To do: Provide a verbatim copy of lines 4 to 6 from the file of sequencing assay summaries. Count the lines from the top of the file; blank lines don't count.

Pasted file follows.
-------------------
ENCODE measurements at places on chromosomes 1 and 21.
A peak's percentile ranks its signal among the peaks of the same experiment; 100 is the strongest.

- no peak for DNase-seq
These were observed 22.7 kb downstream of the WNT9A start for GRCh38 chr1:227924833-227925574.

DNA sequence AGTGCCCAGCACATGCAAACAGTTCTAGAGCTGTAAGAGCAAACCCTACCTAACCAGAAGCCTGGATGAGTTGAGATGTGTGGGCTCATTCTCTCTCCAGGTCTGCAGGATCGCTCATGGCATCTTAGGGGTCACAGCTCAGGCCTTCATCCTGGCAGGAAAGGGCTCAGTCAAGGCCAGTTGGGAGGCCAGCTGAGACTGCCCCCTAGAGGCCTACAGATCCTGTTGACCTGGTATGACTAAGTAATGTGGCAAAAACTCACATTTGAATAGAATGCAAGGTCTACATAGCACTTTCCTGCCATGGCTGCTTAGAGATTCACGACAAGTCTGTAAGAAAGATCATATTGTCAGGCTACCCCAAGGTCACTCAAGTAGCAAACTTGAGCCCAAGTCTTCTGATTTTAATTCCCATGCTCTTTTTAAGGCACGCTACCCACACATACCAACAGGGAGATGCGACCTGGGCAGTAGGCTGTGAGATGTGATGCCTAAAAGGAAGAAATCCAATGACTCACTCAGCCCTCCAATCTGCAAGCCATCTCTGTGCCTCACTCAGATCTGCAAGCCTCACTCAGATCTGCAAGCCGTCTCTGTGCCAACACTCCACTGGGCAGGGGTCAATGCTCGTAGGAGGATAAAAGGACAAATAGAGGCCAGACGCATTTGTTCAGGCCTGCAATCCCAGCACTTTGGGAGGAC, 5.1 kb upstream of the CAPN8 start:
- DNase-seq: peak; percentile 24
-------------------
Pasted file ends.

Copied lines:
These were observed 22.7 kb downstream of the WNT9A start for GRCh38 chr1:227924833-227925574.

DNA sequence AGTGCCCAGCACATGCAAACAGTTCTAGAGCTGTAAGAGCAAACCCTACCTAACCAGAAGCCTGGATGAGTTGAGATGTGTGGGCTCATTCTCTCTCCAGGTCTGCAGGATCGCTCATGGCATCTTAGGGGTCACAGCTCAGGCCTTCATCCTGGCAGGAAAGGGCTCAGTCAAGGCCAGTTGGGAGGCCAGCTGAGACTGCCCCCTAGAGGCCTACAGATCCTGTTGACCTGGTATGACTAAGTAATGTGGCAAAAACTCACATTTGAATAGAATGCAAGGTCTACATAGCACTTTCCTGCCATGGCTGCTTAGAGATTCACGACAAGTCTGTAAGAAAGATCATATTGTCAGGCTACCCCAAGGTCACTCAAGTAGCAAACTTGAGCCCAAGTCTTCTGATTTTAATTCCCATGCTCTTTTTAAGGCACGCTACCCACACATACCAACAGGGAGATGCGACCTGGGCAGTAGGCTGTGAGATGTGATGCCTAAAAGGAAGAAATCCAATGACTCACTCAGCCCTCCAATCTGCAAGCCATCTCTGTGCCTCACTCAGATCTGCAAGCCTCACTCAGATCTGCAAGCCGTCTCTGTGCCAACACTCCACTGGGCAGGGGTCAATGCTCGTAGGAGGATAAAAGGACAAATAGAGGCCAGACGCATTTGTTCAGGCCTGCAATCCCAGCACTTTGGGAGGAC, 5.1 kb upstream of the CAPN8 start:
- DNase-seq: peak; percentile 24